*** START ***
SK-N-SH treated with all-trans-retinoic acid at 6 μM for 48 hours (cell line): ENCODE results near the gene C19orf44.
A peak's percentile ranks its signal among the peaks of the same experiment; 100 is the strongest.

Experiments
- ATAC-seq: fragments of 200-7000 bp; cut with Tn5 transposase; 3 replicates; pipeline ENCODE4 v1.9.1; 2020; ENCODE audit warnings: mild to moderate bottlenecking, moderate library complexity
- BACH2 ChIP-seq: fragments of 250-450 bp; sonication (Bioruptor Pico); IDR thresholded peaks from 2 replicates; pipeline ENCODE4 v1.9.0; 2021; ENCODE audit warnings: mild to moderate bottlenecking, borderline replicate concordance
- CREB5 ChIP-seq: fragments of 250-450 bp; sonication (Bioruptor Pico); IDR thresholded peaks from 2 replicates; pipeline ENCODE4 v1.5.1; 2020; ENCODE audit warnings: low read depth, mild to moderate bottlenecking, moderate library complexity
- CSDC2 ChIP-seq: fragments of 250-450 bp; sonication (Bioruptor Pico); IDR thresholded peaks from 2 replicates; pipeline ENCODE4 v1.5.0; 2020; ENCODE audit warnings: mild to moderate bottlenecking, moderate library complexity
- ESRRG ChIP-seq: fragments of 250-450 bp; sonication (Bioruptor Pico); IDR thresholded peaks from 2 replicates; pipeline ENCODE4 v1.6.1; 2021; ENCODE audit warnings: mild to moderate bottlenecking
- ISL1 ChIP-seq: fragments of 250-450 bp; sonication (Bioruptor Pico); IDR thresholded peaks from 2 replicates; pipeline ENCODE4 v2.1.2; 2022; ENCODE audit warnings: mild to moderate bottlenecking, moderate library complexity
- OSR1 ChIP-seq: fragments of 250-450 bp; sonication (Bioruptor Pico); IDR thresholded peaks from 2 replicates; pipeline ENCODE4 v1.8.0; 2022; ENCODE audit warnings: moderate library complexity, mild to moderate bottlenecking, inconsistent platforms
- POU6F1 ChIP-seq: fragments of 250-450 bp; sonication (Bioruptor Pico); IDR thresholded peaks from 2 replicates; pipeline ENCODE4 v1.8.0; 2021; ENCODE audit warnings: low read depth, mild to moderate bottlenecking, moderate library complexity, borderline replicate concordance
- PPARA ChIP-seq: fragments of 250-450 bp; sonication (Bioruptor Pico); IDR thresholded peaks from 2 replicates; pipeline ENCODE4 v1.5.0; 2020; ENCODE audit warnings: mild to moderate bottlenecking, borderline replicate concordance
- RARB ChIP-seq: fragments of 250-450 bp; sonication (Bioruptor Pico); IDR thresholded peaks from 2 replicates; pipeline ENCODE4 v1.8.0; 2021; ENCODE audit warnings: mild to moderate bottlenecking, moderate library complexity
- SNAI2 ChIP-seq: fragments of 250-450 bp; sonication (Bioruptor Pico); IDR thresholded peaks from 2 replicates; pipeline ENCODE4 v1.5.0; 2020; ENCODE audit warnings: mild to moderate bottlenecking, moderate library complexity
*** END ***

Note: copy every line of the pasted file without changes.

SK-N-SH treated with all-trans-retinoic acid at 6 μM for 48 hours (cell line): ENCODE results near the gene C19orf44.
A peak's percentile ranks its signal among the peaks of the same experiment; 100 is the strongest.

Experiments
- ATAC-seq: fragments of 200-7000 bp; cut with Tn5 transposase; 3 replicates; pipeline ENCODE4 v1.9.1; 2020; ENCODE audit warnings: mild to moderate bottlenecking, moderate library complexity
- BACH2 ChIP-seq: fragments of 250-450 bp; sonication (Bioruptor Pico); IDR thresholded peaks from 2 replicates; pipeline ENCODE4 v1.9.0; 2021; ENCODE audit warnings: mild to moderate bottlenecking, borderline replicate concordance
- CREB5 ChIP-seq: fragments of 250-450 bp; sonication (Bioruptor Pico); IDR thresholded peaks from 2 replicates; pipeline ENCODE4 v1.5.1; 2020; ENCODE audit warnings: low read depth, mild to moderate bottlenecking, moderate library complexity
- CSDC2 ChIP-seq: fragments of 250-450 bp; sonication (Bioruptor Pico); IDR thresholded peaks from 2 replicates; pipeline ENCODE4 v1.5.0; 2020; ENCODE audit warnings: mild to moderate bottlenecking, moderate library complexity
- ESRRG ChIP-seq: fragments of 250-450 bp; sonication (Bioruptor Pico); IDR thresholded peaks from 2 replicates; pipeline ENCODE4 v1.6.1; 2021; ENCODE audit warnings: mild to moderate bottlenecking
- ISL1 ChIP-seq: fragments of 250-450 bp; sonication (Bioruptor Pico); IDR thresholded peaks from 2 replicates; pipeline ENCODE4 v2.1.2; 2022; ENCODE audit warnings: mild to moderate bottlenecking, moderate library complexity
- OSR1 ChIP-seq: fragments of 250-450 bp; sonication (Bioruptor Pico); IDR thresholded peaks from 2 replicates; pipeline ENCODE4 v1.8.0; 2022; ENCODE audit warnings: moderate library complexity, mild to moderate bottlenecking, inconsistent platforms
- POU6F1 ChIP-seq: fragments of 250-450 bp; sonication (Bioruptor Pico); IDR thresholded peaks from 2 replicates; pipeline ENCODE4 v1.8.0; 2021; ENCODE audit warnings: low read depth, mild to moderate bottlenecking, moderate library complexity, borderline replicate concordance
- PPARA ChIP-seq: fragments of 250-450 bp; sonication (Bioruptor Pico); IDR thresholded peaks from 2 replicates; pipeline ENCODE4 v1.5.0; 2020; ENCODE audit warnings: mild to moderate bottlenecking, borderline replicate concordance
- RARB ChIP-seq: fragments of 250-450 bp; sonication (Bioruptor Pico); IDR thresholded peaks from 2 replicates; pipeline ENCODE4 v1.8.0; 2021; ENCODE audit warnings: mild to moderate bottlenecking, moderate library complexity
- SNAI2 ChIP-seq: fragments of 250-450 bp; sonication (Bioruptor Pico); IDR thresholded peaks from 2 replicates; pipeline ENCODE4 v1.5.0; 2020; ENCODE audit warnings: mild to moderate bottlenecking, moderate library complexity